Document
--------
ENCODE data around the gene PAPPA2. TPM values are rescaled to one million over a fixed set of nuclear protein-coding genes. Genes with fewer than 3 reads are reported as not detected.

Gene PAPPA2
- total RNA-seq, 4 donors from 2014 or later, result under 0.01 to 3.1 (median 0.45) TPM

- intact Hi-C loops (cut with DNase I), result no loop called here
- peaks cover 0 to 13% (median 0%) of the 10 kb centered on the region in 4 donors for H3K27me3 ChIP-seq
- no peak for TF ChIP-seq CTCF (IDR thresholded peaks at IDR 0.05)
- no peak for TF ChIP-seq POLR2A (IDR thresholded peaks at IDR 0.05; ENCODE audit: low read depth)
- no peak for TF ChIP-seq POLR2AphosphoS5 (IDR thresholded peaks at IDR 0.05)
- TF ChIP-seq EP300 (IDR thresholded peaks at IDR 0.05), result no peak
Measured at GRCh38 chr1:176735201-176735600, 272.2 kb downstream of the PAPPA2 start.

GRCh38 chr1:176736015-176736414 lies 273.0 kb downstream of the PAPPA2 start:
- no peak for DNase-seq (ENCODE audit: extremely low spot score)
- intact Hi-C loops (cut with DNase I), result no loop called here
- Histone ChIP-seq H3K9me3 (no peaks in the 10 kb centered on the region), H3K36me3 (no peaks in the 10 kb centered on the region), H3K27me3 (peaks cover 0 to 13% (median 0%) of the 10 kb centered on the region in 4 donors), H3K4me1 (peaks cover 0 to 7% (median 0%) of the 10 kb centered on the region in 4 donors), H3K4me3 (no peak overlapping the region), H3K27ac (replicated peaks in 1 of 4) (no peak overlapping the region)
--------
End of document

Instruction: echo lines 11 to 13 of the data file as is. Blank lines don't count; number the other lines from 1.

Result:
GRCh38 chr1:176736015-176736414 lies 273.0 kb downstream of the PAPPA2 start:
- no peak for DNase-seq (ENCODE audit: extremely low spot score)
- intact Hi-C loops (cut with DNase I), result no loop called here